Meadowsweet, Filipendula ulmaria, has a very long history of herbal use, and it was one of the three most sacred herbs of the ancient Druids. The leaves and flowering stems have traditionally been used as an anti-inflammatory, antiseptic, aromatic astringent, diuretic, stomachic and tonic. It's an attractive plant, ideal for growing in damp soil and boggy areas, such as the edge of a pond. It's mostly grown for its foliage, which emerges a fresh golden-green, fading to gold in summer, especially when grown in strong sun.
If allowed to flower, Filipendula ulmaria blooms have a strong, sweet scent, but the plant puts much of its energy into developing the flower spikes. However, by removing the flower spikes as soon as they become visible, plants remain vegetative and develop larger, more pronounced foliage. Not only does this look better, it also prevents plants self seeding, which may be a nuisance.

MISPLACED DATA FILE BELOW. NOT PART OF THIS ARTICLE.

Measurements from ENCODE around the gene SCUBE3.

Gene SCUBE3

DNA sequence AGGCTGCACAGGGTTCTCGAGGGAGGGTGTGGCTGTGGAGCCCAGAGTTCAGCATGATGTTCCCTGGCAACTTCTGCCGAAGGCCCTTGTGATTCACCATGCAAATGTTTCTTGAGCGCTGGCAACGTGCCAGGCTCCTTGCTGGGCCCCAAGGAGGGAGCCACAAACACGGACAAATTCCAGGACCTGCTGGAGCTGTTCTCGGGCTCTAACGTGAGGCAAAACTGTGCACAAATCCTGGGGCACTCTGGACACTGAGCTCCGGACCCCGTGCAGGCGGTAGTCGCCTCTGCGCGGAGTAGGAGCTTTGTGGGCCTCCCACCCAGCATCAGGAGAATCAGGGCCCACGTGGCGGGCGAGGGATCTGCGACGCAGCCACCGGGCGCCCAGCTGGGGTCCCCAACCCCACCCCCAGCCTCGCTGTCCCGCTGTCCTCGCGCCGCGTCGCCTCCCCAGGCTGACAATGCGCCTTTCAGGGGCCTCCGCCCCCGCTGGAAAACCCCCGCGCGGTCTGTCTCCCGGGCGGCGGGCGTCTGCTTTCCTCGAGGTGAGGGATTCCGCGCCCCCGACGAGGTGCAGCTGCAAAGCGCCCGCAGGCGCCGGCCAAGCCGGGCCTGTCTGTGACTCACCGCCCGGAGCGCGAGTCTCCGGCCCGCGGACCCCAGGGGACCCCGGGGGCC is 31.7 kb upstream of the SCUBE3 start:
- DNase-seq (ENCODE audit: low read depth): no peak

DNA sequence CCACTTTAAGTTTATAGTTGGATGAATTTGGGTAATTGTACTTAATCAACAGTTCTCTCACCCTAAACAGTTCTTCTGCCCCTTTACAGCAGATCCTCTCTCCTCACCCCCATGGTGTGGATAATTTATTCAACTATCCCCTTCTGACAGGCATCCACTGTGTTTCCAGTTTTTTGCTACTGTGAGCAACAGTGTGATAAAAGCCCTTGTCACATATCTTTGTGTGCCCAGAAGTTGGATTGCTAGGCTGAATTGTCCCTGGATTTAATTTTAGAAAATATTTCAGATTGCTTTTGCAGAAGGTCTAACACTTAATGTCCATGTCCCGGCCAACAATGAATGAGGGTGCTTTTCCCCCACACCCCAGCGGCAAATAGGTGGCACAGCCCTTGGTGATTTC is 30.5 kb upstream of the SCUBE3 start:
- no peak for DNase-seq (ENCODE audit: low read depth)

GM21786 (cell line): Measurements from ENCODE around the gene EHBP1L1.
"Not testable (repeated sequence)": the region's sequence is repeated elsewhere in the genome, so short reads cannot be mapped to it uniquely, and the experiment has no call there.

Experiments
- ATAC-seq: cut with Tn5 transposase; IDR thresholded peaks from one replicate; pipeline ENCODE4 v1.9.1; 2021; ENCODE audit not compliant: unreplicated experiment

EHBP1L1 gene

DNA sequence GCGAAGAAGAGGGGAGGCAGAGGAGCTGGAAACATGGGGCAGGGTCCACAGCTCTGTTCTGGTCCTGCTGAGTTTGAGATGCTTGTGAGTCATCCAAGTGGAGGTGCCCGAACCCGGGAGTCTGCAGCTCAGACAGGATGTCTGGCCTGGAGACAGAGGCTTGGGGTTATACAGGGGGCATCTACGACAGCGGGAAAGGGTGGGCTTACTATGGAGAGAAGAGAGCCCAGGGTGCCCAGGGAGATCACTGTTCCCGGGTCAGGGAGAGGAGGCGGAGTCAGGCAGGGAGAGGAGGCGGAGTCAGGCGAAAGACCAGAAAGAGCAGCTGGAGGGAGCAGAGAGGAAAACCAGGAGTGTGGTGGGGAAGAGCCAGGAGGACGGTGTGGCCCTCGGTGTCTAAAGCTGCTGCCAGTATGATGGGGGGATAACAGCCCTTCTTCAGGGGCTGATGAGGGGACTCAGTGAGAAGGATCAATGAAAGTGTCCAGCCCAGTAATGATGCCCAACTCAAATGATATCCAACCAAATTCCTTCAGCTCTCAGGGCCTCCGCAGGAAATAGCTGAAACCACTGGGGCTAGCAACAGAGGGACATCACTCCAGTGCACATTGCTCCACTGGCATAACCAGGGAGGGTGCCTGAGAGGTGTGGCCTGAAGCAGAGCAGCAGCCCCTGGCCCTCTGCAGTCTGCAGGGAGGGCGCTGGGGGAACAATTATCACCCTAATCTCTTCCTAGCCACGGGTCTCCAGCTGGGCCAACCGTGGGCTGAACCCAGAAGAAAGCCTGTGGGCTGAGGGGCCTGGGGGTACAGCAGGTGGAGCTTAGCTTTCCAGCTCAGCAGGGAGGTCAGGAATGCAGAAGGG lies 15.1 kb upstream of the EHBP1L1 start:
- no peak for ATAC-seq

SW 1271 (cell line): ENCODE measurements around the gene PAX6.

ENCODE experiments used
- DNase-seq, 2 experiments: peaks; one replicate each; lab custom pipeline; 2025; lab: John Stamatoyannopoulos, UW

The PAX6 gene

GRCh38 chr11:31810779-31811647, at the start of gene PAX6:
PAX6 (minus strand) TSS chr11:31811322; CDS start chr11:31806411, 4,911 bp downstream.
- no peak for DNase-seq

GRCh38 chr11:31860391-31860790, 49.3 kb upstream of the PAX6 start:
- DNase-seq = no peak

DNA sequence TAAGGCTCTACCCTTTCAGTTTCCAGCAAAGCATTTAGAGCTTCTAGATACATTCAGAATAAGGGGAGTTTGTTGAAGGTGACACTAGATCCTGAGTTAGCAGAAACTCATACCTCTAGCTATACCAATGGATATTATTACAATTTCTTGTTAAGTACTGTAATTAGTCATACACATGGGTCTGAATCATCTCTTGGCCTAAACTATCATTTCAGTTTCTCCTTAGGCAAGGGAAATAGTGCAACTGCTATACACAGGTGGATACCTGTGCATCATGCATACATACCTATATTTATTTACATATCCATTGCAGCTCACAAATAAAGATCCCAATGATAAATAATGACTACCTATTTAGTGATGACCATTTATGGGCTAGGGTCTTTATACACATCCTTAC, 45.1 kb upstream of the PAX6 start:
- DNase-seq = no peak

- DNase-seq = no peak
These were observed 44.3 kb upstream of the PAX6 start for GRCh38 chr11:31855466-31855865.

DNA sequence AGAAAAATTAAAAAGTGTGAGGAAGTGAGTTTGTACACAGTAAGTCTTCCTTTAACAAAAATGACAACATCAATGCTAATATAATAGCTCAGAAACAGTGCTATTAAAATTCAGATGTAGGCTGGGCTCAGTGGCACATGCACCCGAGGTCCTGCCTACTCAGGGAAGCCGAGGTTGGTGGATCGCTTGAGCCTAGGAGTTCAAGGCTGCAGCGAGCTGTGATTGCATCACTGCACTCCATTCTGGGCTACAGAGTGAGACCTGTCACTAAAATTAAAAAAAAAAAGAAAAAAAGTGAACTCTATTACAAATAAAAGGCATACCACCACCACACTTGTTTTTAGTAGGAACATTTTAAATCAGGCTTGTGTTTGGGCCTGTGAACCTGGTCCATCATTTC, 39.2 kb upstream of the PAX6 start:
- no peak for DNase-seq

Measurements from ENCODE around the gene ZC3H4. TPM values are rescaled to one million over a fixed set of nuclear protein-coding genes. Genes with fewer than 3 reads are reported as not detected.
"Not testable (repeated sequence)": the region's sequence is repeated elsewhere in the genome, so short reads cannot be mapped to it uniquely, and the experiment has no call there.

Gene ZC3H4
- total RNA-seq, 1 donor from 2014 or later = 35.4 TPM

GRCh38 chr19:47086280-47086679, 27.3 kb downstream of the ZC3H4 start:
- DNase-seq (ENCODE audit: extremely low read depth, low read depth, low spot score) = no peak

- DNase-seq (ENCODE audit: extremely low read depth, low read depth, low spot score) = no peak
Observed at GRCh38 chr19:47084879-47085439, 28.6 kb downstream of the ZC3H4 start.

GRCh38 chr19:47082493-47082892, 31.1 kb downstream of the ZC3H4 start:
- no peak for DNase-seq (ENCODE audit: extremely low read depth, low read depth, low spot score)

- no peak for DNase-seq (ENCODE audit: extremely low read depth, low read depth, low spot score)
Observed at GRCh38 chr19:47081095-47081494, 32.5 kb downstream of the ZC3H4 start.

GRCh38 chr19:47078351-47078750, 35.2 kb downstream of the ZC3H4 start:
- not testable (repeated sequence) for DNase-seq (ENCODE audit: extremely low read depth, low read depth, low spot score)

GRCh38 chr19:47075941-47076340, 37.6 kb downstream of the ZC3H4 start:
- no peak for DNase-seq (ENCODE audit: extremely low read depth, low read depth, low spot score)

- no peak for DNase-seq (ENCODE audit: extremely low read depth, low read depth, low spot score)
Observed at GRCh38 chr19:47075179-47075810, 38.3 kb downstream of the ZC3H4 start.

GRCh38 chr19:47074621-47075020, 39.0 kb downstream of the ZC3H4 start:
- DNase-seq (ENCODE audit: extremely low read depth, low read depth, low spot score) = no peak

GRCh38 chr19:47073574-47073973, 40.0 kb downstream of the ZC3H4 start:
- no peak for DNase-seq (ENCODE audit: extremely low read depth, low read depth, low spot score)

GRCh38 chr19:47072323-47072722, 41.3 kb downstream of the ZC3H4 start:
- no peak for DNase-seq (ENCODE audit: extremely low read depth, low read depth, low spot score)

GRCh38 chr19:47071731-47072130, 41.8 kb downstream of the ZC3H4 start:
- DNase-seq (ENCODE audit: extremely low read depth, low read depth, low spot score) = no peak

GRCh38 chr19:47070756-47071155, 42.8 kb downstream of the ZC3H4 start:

Grow Filipendula ulmaria in boggy soil in full sun to partial shade. Remove flowers to prevent self-seeding if necessary.
Filipendula and wildlife
Filipendula is known for attracting bees, beneficial insects, birds, butterflies/moths and other pollinators. It has nectar/pollen rich flowers and has seeds for birds.